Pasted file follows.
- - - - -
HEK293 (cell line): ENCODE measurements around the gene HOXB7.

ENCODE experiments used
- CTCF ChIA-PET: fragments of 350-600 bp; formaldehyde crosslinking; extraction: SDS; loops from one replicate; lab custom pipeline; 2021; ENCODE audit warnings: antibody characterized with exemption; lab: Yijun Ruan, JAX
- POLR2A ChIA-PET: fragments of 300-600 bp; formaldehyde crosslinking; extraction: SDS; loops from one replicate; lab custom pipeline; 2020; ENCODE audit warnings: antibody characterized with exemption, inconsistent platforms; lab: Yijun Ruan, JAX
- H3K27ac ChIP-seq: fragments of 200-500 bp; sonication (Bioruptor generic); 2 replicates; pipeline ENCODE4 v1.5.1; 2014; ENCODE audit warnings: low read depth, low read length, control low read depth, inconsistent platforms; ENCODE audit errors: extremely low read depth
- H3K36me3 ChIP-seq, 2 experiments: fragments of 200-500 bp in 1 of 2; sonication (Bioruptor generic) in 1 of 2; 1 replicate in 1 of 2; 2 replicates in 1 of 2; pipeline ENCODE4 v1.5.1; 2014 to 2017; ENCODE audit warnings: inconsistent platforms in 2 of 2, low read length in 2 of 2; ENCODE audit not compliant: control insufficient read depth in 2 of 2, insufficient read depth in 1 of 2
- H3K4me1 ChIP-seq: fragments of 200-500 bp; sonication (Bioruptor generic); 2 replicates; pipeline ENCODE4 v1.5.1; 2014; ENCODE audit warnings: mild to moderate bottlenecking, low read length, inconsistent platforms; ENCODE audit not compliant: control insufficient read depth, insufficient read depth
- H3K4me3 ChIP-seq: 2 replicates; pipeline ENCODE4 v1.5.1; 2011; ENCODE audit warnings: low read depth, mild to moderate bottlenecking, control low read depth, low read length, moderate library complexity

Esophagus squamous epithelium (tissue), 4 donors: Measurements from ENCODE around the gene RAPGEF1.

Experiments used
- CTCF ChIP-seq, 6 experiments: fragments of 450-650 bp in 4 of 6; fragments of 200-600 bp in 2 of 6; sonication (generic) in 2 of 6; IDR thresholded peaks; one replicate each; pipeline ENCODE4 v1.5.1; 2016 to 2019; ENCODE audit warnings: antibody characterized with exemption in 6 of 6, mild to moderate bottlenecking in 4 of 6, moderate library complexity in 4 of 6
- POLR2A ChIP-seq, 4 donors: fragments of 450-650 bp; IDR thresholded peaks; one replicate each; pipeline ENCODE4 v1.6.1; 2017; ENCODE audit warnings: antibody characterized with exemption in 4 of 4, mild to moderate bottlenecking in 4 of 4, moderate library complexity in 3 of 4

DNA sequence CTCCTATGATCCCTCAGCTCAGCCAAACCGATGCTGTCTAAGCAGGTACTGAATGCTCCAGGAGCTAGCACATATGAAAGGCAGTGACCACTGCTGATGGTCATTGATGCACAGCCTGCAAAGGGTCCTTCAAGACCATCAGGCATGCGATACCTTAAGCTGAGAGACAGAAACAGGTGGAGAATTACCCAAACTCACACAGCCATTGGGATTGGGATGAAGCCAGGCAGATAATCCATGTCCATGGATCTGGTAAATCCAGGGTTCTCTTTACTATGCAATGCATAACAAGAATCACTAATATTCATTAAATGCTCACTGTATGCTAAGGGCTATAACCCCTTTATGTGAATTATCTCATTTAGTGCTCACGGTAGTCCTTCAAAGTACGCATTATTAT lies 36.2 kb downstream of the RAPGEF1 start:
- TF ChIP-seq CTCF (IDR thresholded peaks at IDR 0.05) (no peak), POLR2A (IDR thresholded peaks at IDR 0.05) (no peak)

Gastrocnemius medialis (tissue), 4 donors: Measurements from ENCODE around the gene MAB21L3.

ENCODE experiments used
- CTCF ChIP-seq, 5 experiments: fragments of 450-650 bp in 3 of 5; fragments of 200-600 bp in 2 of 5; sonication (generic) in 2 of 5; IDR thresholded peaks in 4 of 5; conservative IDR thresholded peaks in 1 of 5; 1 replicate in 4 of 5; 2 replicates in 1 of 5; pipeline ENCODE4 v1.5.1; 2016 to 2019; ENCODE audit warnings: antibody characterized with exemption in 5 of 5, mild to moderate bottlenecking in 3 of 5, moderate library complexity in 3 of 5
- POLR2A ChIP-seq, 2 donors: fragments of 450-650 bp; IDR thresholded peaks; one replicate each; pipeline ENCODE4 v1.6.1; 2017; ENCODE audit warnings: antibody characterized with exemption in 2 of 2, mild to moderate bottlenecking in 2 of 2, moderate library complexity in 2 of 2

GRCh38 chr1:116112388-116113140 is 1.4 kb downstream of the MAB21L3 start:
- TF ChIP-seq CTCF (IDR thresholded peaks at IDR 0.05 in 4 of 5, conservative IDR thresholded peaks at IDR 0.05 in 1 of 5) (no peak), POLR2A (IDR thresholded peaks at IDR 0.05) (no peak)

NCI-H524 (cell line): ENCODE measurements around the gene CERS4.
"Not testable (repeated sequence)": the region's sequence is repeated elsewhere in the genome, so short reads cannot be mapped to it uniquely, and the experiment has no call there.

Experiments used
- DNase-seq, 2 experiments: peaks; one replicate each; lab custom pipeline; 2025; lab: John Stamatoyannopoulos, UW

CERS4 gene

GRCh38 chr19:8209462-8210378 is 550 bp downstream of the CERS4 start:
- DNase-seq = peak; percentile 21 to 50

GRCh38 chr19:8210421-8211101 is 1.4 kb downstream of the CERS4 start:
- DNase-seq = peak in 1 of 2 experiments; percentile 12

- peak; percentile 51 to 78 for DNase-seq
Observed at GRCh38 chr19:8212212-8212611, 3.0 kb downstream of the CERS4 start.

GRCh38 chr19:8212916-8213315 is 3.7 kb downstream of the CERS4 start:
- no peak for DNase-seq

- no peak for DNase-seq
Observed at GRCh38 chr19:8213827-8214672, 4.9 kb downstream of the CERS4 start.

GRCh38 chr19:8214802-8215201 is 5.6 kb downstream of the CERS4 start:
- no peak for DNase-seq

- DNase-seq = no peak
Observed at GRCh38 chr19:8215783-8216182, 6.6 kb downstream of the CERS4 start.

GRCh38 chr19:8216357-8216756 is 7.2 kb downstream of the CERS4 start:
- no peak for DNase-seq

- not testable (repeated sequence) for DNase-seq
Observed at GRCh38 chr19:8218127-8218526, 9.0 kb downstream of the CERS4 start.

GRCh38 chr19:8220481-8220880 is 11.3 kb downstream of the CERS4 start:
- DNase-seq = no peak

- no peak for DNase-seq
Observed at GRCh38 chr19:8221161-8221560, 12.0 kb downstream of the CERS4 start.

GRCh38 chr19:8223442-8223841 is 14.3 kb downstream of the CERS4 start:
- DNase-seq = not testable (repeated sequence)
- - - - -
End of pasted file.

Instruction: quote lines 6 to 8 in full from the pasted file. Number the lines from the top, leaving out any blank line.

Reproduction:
- H3K36me3 ChIP-seq, 2 experiments: fragments of 200-500 bp in 1 of 2; sonication (Bioruptor generic) in 1 of 2; 1 replicate in 1 of 2; 2 replicates in 1 of 2; pipeline ENCODE4 v1.5.1; 2014 to 2017; ENCODE audit warnings: inconsistent platforms in 2 of 2, low read length in 2 of 2; ENCODE audit not compliant: control insufficient read depth in 2 of 2, insufficient read depth in 1 of 2
- H3K4me1 ChIP-seq: fragments of 200-500 bp; sonication (Bioruptor generic); 2 replicates; pipeline ENCODE4 v1.5.1; 2014; ENCODE audit warnings: mild to moderate bottlenecking, low read length, inconsistent platforms; ENCODE audit not compliant: control insufficient read depth, insufficient read depth
- H3K4me3 ChIP-seq: 2 replicates; pipeline ENCODE4 v1.5.1; 2011; ENCODE audit warnings: low read depth, mild to moderate bottlenecking, control low read depth, low read length, moderate library complexity